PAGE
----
NA's not professionals - page 2
I was the recipient of a complaint yesterday from another employee. An NA told me she had been called off before her shift and told on the phone that instead of having her work, the floor would run... Read More
Nov 16, '07Occupation: RN Specialty: 15 year(s) of experience ; Joined: Oct '02; Posts: 4,763; Likes: 844Quote from JabramacI think I am getting the answer to my question. Some of our colleagues who take offence at the notion that they may be refered to as not being a professional.
I think they do not understand the adjective professional vs the noun professional.
CNAs can be the adjective, but not the noun. RNs are the noun and may or may not be the adjective.
Referring to staff as either licensed or unlicensed avoids a lot of misunderstandings.
Nov 16, '07Occupation: RN Specialty: 15 year(s) of experience ; Joined: Oct '02; Posts: 4,763; Likes: 844Quote from StanleyRWI was a CNA for years, and I used to think that, too. Boy did I eat my words and learn how wrong I was. So will you. Give it time.pro-fes-sion-al
- Of, relating to, engaged in, or suitable for a profession: lawyers, doctors, and other professional people.
- Conforming to the standards of a profession: professional behavior.
- Engaging in a given activity as a source of livelihood or as a career: a professional writer, a professional caretaker.
- Performed by persons receiving pay: professional football.
- Having or showing great skill; expert: a professional repair job.
- A person following a profession, especially a learned profession.
- One who earns a living in a given or implied occupation: hired a professional to decorate the house.
- A skilled practitioner; an expert.
It's like me telling a nurse their job is easy. Shrug. Why would you insist on demeaning someone's work? While many people may respect CNA's or techs, they don't respect us enough. Without CNA's nursing would grind to a halt. I have seen CNA's that are better with patients than a nurse or doctor. So when you insist that because we are not as 'educated' as you we are not professionals it is offensive.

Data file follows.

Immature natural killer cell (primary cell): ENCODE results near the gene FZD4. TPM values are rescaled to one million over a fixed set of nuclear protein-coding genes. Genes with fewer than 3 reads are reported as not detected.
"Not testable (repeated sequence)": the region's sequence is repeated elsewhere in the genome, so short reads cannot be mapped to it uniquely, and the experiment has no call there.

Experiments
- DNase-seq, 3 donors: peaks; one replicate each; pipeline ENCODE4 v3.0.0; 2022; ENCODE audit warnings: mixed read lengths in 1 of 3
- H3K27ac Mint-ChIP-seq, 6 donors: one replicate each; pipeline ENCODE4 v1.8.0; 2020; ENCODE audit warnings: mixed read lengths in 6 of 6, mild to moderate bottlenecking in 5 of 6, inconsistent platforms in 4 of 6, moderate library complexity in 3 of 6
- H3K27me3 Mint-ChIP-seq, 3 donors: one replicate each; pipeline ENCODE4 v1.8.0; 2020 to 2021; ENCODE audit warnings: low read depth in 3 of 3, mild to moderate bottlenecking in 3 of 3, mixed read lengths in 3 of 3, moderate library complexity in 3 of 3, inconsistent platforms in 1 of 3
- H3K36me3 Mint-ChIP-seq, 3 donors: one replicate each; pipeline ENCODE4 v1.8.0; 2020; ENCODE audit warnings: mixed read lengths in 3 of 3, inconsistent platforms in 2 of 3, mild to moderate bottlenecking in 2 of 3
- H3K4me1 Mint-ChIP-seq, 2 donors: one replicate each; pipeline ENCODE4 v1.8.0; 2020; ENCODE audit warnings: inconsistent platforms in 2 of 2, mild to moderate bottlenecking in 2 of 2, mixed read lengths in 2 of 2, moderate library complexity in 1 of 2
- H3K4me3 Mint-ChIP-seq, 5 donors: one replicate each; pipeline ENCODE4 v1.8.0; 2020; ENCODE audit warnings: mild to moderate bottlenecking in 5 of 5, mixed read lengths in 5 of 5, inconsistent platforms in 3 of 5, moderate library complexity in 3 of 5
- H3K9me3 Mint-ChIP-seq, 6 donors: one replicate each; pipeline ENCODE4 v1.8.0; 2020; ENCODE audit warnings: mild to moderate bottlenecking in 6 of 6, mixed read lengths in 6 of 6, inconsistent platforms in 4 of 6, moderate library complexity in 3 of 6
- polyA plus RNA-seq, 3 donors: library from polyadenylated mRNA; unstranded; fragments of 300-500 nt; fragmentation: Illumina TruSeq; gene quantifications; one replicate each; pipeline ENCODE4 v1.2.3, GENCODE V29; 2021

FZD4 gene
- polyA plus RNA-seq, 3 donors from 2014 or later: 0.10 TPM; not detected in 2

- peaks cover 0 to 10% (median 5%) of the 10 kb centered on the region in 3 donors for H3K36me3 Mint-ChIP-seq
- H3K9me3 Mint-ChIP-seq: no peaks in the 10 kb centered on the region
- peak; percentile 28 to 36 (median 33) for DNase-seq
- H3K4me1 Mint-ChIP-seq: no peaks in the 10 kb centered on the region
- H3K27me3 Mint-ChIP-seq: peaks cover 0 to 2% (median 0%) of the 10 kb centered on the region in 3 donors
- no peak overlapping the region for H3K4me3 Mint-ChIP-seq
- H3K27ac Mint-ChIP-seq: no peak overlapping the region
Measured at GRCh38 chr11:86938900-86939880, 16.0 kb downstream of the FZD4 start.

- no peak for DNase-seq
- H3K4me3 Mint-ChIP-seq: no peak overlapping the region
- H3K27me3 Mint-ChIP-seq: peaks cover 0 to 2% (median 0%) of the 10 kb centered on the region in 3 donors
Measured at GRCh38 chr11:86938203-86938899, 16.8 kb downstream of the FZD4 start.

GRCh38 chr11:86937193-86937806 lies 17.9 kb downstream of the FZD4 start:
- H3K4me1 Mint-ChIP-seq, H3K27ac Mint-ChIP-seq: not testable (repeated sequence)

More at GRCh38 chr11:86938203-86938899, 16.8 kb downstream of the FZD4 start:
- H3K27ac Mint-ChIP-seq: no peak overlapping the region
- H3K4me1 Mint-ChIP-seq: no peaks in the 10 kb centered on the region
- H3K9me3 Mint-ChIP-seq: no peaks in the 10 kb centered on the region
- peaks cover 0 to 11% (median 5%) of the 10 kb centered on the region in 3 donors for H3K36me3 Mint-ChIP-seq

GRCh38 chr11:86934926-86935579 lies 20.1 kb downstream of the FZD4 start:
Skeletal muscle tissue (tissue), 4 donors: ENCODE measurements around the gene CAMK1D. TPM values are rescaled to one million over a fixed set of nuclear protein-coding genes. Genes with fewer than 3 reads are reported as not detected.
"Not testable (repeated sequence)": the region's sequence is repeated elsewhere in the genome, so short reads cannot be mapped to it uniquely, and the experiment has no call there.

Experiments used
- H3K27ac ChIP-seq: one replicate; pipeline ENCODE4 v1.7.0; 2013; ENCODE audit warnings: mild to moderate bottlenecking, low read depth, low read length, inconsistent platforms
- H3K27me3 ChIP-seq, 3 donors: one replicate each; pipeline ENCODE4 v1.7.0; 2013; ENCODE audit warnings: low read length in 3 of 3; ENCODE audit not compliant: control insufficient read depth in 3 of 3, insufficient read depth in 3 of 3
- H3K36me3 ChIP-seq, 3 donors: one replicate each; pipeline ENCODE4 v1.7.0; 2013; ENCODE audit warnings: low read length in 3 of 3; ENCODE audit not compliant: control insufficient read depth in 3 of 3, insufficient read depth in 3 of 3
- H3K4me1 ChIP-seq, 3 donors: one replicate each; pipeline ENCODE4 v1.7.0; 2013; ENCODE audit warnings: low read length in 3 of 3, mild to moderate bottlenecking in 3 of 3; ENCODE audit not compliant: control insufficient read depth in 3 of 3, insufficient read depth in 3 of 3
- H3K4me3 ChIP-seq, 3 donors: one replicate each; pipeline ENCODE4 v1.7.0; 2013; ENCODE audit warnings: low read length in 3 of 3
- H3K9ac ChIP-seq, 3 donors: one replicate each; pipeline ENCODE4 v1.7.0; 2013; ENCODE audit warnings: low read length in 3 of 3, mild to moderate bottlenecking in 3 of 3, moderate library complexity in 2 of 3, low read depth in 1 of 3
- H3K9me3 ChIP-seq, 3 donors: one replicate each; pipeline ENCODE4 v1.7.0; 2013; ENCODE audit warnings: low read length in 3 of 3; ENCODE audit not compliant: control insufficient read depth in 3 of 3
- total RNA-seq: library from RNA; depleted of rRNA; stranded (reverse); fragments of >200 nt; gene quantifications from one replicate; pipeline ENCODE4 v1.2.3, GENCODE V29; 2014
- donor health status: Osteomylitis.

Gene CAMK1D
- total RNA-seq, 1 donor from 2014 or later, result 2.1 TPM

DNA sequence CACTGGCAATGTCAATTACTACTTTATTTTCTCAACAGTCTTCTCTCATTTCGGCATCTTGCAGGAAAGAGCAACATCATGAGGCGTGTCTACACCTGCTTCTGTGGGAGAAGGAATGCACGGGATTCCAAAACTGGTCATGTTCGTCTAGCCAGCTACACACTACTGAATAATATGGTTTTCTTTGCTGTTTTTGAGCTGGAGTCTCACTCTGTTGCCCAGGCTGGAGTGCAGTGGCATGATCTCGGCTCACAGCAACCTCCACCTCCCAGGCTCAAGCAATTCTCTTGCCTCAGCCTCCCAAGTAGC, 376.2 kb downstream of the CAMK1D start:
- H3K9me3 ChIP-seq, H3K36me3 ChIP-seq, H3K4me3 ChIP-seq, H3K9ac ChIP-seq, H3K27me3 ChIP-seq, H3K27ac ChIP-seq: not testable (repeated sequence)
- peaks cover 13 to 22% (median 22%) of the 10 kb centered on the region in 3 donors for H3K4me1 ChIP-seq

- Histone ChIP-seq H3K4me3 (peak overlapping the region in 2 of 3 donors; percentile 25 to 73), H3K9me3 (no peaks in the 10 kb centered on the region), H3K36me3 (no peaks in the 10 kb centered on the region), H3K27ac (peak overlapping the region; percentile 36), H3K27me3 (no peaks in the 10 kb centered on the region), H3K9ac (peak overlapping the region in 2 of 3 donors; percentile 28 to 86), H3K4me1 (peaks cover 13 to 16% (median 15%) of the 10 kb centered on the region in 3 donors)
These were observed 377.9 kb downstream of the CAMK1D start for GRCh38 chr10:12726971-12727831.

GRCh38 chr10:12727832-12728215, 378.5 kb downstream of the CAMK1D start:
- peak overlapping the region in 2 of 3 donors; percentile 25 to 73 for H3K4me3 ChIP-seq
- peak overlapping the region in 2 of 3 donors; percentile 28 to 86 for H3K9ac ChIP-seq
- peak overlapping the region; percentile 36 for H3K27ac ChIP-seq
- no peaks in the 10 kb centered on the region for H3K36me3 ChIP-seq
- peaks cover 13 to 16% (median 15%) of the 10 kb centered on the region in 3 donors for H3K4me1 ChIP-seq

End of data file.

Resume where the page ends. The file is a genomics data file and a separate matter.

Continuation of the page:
I assure you that just because your job is more technical than ours, it is not harder. Not physically, mentally or emotionally. It is different but that's it.
I am a professional. A professional caregiver, a professional human being and soon a professional nurse.
Remember to that nursing is a learning career. The fact of the previous generations are almost always the nonsense of the next generation. Because you were taught a thing does not make it fact.
Nov 16, '07Occupation: RN Specialty: 15 year(s) of experience ; Joined: Oct '02; Posts: 4,763; Likes: 844"Of, relating to, engaged in, or suitable for a profession: [I]lawyers, doctors, and other professional people= noun.
"Engaging in a given activity as a source of livelihood or as a career: [/B][I][B]a professional writer, a professional caretaker= adjective.
Nov 16, '07Joined: Aug '04; Posts: 9,279; Likes: 4,302Quote from Hellllllo NurseI was a CNA for years, and I used to think that, too. Boy did I eat my words and learn how wrong I was. So will you. Give it time.
Nov 16, '07Joined: Oct '07; Posts: 5,673; Likes: 7,496When I was tramping around the desert interpreting Arabic and avoiding IEDs if a nurse told me she was a professional because she went to school and I wasn't I would've smacked the hell out of her.
If being a tech is not professional because nurses work is harder, then I would venture to say nurses aren't professional because being a surgeon is harder.... Yeah, it's not right is it? It's offensive too.
I could say anyone that doesn't serve their country isn't a true citizen and doesn't deserve much of a say in anything because I was taught that. Does it make it right or less offensive?